YOU ARE SLATED TO TAKE OVER THE NO. 6 CUP CAR WHEN MARK MARTIN RETIRES. WITH THE NO. 6 BEING THE FRANCHISE OF THE ROUSH RACING STABLE, ARE YOU COMFORTABLE STEPPING INTO THAT ROLE? "It might sound strange but I feel more like a participant in this sport than someone who is paving some new ground. This sport has been here for a long time. NASCAR has been around for so long and there have been so many great drivers that, in this point in my career, I feel lucky getting to take part in this great thing. I don't feel like I'm out there laying my own bricks down and building a new road. I hadn't really thought about it too much, but I guess there are some feelings that come along with each scenario."

LAST WEEK'S RACE IN MILWAUKEE COULD BE SEEN AS A SETBACK IN YOUR QUEST FOR THE CHAMPIONSHIP, BUT COULD IT ALSO BE A POSITIVE? "Right now, at this point in the season, I talked to my brother and I talked to mom a little bit and people pointed out that I was acting like I was a little stressed out. After the Milwaukee race, I was disappointed 100 percent in what happened with me hitting the wall and costing us a race win, but I was just as much disappointed that we fell back in points. To me, I feel like I don't need to be that worried about points right now. My crew chief (Kevin Starland) and I talked about it a little bit and Cowboy said, 'Hey, I'm not looking at those points ever again this season. We're just going to race to win because we're getting worked up over something that does not affect our performance right now.' It might have been a blessing to have that happen on Friday. We might look at Milwaukee as the turning point of our season the same way Dover was last year."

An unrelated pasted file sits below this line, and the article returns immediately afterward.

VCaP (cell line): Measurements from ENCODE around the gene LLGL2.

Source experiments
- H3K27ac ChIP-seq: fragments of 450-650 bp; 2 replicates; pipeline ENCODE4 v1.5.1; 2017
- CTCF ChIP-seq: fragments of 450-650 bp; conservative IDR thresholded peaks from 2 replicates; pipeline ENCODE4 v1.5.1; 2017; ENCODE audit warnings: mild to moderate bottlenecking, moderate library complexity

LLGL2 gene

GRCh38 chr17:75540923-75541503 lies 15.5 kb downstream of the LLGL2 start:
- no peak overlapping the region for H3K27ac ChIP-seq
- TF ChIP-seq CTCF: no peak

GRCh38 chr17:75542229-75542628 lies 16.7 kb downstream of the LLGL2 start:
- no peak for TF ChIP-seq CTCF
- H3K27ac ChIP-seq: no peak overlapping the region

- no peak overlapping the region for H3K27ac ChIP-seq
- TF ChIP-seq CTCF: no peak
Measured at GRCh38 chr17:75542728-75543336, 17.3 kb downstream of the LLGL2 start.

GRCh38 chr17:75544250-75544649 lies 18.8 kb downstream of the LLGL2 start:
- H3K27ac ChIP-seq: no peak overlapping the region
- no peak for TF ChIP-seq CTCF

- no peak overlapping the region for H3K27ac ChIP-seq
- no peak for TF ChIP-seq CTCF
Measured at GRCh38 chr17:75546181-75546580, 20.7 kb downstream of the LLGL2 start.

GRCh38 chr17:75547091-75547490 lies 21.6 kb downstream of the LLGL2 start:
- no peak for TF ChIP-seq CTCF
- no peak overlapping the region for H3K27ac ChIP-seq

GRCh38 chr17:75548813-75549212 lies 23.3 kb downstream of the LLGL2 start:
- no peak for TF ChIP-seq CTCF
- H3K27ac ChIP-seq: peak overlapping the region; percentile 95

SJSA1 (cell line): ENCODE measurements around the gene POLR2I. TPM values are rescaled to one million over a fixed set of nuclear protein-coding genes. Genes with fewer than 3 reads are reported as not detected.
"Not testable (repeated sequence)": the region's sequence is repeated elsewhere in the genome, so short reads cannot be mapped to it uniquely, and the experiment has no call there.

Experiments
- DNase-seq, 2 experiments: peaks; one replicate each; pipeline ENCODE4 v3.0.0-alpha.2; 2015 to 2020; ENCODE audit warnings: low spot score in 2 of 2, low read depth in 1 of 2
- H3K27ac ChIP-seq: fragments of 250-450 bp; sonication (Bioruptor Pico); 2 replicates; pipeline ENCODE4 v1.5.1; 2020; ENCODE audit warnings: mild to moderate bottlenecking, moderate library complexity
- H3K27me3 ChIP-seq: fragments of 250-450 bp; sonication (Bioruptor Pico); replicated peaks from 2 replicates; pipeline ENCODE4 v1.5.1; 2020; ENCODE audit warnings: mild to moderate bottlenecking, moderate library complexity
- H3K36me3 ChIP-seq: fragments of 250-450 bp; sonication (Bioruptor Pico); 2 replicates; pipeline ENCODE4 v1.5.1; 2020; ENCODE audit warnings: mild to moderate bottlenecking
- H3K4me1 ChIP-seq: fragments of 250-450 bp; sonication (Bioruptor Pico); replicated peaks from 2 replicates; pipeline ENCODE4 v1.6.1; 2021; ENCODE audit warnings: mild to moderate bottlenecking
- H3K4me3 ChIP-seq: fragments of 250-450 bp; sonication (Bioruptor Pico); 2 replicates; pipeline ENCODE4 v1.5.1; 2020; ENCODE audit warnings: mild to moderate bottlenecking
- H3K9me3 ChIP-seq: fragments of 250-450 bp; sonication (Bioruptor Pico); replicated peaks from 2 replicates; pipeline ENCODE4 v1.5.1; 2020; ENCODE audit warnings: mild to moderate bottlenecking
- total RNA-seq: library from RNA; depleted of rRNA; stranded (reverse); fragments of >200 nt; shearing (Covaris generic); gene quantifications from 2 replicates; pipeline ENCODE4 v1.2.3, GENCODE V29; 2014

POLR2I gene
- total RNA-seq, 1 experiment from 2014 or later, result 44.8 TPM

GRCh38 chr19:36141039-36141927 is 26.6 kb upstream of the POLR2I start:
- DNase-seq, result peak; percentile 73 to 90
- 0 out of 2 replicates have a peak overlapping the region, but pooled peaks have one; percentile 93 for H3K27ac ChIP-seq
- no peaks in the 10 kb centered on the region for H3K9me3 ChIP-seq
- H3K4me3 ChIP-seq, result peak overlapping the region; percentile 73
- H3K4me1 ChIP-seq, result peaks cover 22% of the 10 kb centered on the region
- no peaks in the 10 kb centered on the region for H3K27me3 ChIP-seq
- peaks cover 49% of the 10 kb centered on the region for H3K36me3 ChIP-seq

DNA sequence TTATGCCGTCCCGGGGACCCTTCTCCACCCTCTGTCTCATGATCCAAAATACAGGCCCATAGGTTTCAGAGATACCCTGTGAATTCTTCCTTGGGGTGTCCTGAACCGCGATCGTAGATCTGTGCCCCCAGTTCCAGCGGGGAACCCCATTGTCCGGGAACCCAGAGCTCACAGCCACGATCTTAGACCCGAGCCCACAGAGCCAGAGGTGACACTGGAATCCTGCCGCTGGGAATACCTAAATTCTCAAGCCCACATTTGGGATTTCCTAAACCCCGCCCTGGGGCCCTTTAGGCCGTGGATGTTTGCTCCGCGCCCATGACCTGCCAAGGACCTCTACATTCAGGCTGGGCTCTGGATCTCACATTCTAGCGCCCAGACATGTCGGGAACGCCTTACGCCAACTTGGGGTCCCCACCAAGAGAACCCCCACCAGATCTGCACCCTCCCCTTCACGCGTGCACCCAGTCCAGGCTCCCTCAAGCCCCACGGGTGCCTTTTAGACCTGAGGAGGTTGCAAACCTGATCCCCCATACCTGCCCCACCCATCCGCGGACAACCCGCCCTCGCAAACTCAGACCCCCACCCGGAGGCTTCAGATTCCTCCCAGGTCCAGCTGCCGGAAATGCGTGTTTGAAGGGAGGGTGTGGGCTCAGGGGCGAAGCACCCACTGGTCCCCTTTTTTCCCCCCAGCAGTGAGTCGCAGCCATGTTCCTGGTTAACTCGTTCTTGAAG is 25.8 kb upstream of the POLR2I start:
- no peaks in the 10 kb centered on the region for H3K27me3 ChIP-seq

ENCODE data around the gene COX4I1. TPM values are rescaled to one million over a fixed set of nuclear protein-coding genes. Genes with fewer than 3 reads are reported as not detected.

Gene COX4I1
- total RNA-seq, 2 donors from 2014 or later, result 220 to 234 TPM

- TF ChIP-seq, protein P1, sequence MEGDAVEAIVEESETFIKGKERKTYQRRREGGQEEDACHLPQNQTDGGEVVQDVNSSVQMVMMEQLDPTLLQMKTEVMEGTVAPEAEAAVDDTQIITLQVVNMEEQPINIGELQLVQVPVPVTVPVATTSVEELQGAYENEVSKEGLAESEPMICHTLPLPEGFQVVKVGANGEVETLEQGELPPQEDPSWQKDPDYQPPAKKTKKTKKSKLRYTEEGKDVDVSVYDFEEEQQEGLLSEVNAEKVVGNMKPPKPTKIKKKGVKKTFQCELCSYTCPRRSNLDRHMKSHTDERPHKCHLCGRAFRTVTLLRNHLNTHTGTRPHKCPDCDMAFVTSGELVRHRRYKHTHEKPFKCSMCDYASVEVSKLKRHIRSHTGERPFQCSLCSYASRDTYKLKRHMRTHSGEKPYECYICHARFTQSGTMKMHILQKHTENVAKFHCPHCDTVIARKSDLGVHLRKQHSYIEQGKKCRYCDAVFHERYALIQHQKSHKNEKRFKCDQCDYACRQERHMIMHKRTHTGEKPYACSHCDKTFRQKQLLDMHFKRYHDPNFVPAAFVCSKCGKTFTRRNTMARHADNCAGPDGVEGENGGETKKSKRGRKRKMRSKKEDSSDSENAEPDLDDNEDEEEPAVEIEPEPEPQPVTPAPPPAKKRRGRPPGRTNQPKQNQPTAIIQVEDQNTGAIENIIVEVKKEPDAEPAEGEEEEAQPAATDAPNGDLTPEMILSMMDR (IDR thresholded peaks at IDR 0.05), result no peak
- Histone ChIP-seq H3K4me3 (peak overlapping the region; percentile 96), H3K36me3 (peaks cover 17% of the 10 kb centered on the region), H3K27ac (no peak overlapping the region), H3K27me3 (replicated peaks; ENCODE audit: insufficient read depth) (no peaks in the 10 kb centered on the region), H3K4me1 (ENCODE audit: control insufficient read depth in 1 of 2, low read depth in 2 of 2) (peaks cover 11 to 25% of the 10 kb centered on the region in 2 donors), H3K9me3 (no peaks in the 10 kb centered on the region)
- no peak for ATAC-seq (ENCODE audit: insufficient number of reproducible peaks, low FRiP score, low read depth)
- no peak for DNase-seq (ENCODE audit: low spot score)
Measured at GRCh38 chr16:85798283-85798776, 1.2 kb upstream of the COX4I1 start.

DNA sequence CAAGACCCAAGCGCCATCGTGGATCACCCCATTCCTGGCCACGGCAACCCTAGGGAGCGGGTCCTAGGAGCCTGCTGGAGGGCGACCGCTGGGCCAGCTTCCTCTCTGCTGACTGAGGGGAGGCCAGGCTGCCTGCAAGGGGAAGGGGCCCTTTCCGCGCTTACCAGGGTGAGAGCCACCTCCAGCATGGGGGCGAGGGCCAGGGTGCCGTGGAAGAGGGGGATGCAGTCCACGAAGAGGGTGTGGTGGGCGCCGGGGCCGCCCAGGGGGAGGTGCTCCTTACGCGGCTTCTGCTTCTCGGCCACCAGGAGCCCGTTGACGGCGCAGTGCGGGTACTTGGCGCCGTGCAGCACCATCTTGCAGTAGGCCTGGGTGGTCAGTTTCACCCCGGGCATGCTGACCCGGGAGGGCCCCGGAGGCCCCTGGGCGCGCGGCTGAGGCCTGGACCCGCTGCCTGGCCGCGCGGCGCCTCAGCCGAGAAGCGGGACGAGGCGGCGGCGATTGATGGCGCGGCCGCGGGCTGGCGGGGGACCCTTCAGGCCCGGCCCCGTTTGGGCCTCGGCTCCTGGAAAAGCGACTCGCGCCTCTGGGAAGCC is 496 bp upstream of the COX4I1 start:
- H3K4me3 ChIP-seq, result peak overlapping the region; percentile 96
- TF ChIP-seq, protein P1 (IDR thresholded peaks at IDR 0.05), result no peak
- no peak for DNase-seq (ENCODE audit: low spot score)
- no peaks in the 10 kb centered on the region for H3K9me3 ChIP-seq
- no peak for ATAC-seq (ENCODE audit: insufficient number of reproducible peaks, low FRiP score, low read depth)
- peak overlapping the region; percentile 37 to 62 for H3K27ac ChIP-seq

YOU ABIDE BY A VERY STRICT WORKOUT REGIMENT. DO YOU FEEL THAT THE YOUNG DRIVERS ENTERING THE SPORT ARE FORCING THE OLDER DRIVERS TO IMPROVE THEIR PHYSICAL CONDITIONING? "I always did it for me. If I weren't racing, I'd still do the same thing. The fact that it applies to my race driving helps me to stay motivated. Our whole team meets up a the shop at 6:45 every morning and we lift weights pretty hard for about 45 minutes, essentially five days a week. When we're racing on a weekly basis it's harder to keep up with five days, but I try to come in on the weekends when we go to the track. Then three or four days a week I do some sort of cardio at noon. I've been running a lot and I'm getting a bicycle here real soon to start biking. For me, it's just something I really like doing. It's my thing, and it's something I can do to get away and focus on and do by myself and kind of get my mind off of things."